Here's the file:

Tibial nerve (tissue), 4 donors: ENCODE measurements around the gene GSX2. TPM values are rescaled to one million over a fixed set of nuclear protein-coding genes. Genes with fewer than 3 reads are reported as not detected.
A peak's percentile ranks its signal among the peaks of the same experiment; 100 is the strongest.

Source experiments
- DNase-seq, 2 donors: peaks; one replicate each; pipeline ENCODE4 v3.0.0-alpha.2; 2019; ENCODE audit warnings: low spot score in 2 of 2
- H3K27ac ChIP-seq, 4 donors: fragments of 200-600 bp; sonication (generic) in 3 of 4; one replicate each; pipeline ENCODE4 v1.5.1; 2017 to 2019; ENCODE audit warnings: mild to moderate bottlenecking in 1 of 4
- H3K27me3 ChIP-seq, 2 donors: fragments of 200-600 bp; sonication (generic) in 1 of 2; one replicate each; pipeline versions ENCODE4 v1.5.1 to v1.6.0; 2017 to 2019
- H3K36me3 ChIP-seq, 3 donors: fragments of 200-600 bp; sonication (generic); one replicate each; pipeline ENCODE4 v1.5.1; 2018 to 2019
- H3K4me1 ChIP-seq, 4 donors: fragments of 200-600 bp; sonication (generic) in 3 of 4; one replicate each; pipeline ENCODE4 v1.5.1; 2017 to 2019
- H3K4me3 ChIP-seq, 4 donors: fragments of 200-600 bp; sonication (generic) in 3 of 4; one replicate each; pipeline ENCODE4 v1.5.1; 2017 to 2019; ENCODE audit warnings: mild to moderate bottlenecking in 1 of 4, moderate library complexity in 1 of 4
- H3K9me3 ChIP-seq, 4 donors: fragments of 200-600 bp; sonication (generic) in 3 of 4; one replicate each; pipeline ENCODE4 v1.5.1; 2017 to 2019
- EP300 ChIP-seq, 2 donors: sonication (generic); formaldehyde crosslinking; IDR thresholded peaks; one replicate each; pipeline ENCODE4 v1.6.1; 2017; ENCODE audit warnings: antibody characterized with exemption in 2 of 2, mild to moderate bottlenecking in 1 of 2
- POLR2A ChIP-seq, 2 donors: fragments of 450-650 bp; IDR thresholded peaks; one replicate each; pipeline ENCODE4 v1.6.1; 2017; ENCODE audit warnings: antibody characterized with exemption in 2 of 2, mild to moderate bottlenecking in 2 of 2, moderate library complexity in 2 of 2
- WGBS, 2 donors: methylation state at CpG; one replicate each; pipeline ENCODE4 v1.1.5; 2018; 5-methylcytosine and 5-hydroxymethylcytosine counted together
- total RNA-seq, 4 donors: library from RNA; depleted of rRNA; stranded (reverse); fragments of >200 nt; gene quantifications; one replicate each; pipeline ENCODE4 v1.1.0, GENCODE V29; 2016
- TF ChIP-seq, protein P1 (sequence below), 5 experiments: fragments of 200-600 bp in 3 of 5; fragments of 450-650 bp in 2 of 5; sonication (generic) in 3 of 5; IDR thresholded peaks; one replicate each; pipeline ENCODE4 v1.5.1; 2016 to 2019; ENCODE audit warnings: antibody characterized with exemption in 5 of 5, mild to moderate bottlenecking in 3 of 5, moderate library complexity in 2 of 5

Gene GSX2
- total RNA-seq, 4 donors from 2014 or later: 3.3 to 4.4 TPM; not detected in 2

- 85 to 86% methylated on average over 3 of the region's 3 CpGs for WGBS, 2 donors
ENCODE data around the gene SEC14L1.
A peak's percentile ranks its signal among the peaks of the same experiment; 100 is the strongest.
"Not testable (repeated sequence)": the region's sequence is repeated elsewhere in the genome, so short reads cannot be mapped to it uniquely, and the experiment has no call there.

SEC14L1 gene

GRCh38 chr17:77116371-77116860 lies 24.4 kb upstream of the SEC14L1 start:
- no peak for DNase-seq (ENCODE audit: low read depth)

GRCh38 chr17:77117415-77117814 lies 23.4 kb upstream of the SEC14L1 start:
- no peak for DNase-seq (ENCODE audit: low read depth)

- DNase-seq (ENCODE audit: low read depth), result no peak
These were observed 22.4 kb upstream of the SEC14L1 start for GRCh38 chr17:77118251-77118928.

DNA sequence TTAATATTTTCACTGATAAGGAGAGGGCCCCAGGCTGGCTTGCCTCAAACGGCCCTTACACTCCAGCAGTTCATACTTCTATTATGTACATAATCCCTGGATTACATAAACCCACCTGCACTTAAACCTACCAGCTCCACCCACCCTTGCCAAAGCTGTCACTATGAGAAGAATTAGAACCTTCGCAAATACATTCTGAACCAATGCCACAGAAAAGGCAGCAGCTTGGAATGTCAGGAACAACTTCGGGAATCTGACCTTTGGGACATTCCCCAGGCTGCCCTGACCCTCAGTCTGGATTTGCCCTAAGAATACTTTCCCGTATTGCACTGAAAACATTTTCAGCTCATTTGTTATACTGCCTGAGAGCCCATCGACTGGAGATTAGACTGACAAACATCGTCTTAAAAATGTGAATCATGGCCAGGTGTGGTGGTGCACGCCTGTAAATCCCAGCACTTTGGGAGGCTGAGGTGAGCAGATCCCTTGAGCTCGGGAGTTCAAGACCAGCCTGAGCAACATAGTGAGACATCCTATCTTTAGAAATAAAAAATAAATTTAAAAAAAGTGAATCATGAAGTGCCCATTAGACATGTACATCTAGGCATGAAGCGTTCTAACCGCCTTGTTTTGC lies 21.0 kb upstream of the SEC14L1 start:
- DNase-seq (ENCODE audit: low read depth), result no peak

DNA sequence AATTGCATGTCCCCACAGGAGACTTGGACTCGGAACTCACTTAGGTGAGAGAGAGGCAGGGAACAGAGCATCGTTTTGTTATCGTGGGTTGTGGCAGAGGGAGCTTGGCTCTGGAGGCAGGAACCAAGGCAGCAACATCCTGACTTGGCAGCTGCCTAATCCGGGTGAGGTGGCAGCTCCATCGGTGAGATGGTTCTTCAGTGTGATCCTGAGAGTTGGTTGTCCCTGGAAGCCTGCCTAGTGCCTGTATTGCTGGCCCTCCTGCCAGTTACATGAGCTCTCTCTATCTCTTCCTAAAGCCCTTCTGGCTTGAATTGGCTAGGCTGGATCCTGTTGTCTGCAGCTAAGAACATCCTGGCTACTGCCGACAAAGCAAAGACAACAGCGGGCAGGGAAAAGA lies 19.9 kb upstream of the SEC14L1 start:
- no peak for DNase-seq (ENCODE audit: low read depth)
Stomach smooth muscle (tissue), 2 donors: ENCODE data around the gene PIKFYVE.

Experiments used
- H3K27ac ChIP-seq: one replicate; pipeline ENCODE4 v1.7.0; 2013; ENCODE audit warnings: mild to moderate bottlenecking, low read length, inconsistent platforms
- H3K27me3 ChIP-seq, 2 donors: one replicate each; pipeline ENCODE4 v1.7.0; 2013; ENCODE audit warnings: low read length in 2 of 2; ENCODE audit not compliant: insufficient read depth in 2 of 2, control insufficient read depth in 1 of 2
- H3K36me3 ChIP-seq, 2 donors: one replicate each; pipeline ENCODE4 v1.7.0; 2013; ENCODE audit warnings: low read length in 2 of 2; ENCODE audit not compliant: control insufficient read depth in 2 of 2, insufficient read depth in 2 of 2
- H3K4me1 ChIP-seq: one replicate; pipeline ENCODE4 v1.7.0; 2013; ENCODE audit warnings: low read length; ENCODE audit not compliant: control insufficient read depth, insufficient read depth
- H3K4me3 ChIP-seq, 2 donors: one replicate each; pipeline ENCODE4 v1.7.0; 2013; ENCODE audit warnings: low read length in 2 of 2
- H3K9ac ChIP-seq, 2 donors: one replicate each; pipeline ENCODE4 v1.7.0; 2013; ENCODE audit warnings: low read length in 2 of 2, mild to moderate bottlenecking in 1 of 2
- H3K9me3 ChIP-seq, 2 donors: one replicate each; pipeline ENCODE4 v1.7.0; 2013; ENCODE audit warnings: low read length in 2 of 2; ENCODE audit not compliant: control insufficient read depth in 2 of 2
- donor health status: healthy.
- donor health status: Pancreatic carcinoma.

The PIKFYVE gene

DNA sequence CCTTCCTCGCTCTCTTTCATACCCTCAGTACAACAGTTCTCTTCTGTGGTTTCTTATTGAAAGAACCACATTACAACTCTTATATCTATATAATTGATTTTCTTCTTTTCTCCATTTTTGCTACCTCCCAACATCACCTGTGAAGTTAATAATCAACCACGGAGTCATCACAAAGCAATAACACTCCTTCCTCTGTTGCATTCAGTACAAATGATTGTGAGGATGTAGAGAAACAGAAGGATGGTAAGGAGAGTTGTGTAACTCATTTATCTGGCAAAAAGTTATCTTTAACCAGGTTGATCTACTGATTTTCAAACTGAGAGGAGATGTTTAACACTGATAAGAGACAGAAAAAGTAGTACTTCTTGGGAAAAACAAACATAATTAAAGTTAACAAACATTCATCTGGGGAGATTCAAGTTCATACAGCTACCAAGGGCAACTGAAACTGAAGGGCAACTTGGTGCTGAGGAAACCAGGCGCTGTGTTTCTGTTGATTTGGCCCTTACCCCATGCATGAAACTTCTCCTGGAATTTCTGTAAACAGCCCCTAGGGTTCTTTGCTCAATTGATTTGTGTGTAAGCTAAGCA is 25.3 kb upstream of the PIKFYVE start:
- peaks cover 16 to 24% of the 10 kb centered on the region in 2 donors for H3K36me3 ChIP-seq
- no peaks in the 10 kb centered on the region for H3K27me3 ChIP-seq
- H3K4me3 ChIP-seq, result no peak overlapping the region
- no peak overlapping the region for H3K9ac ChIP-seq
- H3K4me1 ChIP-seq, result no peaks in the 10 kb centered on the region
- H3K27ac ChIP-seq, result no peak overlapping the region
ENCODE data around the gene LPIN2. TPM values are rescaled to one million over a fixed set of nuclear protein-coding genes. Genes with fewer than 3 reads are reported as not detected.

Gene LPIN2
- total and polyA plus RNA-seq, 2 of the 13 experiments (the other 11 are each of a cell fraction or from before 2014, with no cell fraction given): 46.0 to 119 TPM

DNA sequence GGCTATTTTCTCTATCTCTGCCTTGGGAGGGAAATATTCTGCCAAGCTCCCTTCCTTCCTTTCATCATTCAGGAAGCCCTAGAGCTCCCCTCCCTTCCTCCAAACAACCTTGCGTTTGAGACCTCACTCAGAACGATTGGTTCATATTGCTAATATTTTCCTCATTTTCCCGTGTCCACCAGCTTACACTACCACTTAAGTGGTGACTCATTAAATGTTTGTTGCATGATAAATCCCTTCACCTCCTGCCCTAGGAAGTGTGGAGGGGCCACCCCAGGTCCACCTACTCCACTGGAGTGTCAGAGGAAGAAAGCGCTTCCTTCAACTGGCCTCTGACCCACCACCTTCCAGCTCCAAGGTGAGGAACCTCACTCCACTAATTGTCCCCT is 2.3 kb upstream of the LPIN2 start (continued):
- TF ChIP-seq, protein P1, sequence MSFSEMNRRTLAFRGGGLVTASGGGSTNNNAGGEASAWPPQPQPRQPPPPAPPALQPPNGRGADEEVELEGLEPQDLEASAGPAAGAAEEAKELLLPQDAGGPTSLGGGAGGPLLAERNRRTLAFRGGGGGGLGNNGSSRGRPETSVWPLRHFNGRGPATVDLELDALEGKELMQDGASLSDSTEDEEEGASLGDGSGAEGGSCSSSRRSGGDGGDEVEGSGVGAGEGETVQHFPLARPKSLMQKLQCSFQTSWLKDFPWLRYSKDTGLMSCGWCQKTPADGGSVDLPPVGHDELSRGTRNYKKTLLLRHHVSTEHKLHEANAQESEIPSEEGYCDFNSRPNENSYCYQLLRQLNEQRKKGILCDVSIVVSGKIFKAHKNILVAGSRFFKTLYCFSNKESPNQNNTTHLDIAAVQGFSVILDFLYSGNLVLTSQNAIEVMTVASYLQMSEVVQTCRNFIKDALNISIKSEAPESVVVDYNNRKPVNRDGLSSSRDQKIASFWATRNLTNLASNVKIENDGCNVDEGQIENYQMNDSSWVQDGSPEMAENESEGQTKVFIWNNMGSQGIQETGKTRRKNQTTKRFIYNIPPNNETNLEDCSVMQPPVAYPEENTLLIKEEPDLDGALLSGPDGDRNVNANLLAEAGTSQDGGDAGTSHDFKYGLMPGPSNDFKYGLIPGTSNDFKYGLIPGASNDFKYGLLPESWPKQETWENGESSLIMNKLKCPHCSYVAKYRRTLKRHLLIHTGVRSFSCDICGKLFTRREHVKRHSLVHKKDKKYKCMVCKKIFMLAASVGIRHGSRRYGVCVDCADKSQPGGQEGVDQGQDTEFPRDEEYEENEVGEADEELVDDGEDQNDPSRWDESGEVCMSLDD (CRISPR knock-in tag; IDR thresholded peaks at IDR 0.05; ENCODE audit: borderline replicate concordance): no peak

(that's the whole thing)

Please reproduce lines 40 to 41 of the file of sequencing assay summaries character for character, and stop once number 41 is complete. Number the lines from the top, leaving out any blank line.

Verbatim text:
- H3K9ac ChIP-seq, 2 donors: one replicate each; pipeline ENCODE4 v1.7.0; 2013; ENCODE audit warnings: low read length in 2 of 2, mild to moderate bottlenecking in 1 of 2
- H3K9me3 ChIP-seq, 2 donors: one replicate each; pipeline ENCODE4 v1.7.0; 2013; ENCODE audit warnings: low read length in 2 of 2; ENCODE audit not compliant: control insufficient read depth in 2 of 2